Recreational cannabis is unlawful to use and supply in the UK. The Misuse of Drugs Act, introduced in 1971, stipulates that the possession of cannabis can result in a five year prison sentence for users, an unlimited fine or both. Police can also issue a warning or an on-the-spot fine of £90 if a person is found with cannabis. Supply-related offences are treated much more harshly, with offenders facing up to 14 years in prison, an unlimited fine or both.
The first section of the paper, written by Liz McCulloch from the drugs policy advocacy groupVolteface, has looked into the evidence from the UK and around the world and concluded that “the evidence supporting the introduction of a legally regulated cannabis market in the UK is vast.”
She argues that “as the evidence builds that a legally regulated cannabis market would protect children, eliminate the illicit market, education people on the effects of cannabis and encourage safer cannabis consumption, that the debate should move beyond whether cannabis should be legalised and onto how”.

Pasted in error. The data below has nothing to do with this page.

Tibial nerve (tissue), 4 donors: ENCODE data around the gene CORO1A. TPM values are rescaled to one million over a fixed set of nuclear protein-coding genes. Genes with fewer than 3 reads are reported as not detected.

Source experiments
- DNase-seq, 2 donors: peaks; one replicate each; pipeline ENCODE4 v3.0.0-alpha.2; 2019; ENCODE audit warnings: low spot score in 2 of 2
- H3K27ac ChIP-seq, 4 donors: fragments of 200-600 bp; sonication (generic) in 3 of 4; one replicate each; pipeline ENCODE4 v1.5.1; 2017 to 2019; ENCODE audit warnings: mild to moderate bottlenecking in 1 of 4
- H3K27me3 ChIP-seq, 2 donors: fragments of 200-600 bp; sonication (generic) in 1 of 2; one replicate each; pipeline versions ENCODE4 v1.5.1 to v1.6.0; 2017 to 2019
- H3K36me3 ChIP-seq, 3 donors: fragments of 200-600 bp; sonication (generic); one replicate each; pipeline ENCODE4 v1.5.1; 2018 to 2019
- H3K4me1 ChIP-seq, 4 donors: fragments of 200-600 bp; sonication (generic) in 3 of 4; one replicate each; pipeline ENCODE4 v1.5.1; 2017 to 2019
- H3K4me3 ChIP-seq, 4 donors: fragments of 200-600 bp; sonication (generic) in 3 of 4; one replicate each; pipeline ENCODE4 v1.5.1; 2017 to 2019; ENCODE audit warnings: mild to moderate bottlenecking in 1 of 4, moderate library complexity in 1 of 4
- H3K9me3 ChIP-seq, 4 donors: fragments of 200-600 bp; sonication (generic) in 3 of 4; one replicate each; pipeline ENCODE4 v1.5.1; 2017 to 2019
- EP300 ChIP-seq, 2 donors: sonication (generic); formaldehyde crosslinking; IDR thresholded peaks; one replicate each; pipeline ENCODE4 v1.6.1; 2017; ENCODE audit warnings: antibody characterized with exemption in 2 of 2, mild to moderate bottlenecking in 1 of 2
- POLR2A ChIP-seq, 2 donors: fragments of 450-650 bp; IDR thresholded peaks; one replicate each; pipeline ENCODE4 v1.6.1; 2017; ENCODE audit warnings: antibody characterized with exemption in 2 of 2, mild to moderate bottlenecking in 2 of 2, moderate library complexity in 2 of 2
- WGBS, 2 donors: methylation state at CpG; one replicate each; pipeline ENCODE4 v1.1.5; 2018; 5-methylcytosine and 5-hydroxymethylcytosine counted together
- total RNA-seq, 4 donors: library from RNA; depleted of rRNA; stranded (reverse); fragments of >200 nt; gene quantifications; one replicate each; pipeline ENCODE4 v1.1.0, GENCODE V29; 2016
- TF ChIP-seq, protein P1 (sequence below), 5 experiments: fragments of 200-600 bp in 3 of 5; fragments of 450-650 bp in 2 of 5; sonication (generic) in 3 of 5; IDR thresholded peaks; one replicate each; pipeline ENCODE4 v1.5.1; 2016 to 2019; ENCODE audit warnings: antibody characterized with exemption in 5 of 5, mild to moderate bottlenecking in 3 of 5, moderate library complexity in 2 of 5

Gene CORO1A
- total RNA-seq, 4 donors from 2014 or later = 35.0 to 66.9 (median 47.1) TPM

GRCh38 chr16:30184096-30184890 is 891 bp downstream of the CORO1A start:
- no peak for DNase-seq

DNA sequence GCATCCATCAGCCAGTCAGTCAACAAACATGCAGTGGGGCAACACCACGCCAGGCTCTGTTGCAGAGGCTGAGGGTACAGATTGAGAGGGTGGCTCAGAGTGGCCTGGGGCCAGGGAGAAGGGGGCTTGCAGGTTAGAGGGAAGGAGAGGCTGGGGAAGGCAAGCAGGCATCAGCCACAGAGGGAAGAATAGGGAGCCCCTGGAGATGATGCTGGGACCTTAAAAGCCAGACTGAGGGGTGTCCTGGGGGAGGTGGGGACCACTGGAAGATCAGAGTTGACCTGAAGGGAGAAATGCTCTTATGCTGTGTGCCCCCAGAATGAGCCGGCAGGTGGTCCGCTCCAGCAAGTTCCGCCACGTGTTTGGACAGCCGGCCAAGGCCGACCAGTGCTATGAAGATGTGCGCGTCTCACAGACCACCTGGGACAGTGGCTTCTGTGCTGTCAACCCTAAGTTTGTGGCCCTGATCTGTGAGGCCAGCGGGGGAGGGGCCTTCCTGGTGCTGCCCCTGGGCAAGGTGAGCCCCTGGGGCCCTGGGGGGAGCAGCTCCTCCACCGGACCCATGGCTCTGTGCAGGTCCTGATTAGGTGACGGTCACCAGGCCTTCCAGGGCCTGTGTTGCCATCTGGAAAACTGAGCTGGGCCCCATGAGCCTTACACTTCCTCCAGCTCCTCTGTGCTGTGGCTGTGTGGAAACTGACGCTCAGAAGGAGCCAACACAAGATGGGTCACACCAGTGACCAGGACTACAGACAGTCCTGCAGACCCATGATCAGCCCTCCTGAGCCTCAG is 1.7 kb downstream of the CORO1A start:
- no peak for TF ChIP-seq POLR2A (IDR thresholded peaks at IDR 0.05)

The Adam Smith Institute’s Daniel Pryor has done just that, creating a six point plan for cannabis legalisation:
Private enterprise: The free market should be responsible for cannabis production and retail to ensure providers are responsive to consumer-wants and to avoid shortages driving a persistent black market. Recreational cannabis could be sold in dedicated licensed stores, behind the counter by trained staff in pharmacies like Boots and mobile apps to compete with drug dealers.
Advertising and branding: Some forms of advertising and branded packaging should be allowed—as in many US states—in order to signal quality, consistency, and safety, giving legal products another advantage over the black market.
Consumption: Edibles and vaping cannabis products should also be allowed to help people move away from tobacco joints.